People show a preference for pretty faces. When does this bias begin? After years of exposure to Hollywood and Vogue magazine?
Psychologist Judith Langlois has found that infants as young as 2 months old demonstrate a preference for beauty.(http://www.apa.org/monitor/oct06/pretty.aspx)
Langlois hypothesizes “that attractive faces may gain some of their positive associations because they require less effort to perceive and categorize than unattractive ones… [B]eautiful faces are not just easy on the eyes, but also easy on the brain.”
In other words, when we have to stop and take extra time to process what we see (in this case, an unattractive face), the extra effort attaches a negative bias. Wow, right?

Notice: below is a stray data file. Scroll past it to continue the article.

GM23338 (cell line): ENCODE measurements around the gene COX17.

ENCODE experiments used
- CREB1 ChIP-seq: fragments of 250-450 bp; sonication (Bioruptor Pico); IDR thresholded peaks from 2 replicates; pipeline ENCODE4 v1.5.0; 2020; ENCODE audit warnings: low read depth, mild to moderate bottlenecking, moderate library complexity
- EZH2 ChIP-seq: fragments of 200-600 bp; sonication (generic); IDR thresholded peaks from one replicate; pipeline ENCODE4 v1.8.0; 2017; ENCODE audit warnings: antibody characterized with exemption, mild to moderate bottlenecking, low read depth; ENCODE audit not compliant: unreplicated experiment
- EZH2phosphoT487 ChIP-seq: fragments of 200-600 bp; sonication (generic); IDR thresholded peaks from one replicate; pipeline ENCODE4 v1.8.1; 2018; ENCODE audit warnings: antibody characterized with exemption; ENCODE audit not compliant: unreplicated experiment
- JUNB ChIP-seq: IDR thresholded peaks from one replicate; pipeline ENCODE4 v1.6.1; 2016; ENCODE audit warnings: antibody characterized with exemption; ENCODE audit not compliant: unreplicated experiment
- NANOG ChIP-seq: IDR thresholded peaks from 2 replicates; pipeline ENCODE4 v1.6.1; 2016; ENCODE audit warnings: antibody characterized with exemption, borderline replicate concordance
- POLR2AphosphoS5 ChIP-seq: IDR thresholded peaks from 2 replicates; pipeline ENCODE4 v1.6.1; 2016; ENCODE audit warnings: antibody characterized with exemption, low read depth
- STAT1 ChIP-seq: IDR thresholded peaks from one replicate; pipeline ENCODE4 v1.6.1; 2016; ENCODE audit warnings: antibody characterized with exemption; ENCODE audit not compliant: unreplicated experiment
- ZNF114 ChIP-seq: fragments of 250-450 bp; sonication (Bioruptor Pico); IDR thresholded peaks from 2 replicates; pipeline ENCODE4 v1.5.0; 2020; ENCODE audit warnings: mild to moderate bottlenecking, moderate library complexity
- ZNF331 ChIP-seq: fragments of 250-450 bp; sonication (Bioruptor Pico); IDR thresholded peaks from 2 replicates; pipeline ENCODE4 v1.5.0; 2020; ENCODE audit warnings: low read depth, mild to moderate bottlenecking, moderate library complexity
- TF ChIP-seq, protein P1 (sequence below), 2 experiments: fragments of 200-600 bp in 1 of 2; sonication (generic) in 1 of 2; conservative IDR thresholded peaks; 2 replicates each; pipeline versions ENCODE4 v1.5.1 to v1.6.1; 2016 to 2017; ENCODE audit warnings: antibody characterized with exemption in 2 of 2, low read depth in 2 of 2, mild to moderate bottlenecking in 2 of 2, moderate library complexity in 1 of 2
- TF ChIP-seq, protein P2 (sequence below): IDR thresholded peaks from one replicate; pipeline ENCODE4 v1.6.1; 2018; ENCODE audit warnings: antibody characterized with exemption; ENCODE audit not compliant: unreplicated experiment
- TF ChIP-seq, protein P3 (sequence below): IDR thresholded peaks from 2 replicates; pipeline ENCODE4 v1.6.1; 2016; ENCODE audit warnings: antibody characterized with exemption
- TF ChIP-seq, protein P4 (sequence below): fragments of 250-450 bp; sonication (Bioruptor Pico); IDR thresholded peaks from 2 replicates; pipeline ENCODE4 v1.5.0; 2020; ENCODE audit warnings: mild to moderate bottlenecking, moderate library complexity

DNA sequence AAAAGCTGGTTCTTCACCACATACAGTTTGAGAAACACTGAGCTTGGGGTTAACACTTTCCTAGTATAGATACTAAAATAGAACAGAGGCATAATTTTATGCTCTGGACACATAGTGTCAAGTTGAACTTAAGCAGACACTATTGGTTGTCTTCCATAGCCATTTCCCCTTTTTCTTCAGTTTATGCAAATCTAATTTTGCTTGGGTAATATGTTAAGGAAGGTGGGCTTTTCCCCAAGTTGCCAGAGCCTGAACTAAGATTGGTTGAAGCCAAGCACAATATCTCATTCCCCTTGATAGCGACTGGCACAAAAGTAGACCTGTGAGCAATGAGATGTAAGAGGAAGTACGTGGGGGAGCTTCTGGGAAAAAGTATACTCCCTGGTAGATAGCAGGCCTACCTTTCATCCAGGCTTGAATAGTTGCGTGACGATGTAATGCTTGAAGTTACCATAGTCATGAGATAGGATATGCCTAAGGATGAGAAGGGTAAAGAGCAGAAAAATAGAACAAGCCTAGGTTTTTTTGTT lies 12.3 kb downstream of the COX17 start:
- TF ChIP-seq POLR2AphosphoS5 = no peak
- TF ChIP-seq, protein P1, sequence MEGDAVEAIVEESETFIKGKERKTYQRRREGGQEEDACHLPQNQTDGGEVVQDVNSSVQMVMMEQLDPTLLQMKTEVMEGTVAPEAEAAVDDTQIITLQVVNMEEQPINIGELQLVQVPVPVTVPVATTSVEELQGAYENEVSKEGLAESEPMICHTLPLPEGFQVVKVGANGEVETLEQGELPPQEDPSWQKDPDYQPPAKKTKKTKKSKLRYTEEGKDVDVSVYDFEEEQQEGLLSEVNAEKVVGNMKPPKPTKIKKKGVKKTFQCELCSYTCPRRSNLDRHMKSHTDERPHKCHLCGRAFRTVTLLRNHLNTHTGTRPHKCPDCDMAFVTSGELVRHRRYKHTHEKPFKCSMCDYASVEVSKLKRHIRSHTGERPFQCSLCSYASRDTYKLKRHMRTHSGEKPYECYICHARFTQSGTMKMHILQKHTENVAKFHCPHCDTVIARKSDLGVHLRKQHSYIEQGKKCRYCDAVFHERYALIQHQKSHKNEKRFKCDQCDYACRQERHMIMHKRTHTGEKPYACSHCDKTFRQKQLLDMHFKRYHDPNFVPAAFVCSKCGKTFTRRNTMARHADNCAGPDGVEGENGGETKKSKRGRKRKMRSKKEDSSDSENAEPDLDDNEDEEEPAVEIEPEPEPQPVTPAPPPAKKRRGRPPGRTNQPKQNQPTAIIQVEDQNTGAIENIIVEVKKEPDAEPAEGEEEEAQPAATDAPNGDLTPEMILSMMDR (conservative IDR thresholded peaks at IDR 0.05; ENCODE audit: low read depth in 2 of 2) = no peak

And all this happens before we even notice that we’re noticing–and evaluating–someone’s appearance. Of course, while none of us is immune to an apparently fundamental and very human tendency to prefer people who are attractive (as defined by regular, symmetrical features), all of us can choose whether or not to discriminate for or against people based on their looks. Langlois, for one, “takes pains to ensure she treats all of her students fairly regardless of their attractiveness, by setting exam make-up policies at the beginning of the term and refusing to make exceptions for individual students.” That is, she sets policy and expectation considering what is fair, given that it’s only human to be unfair.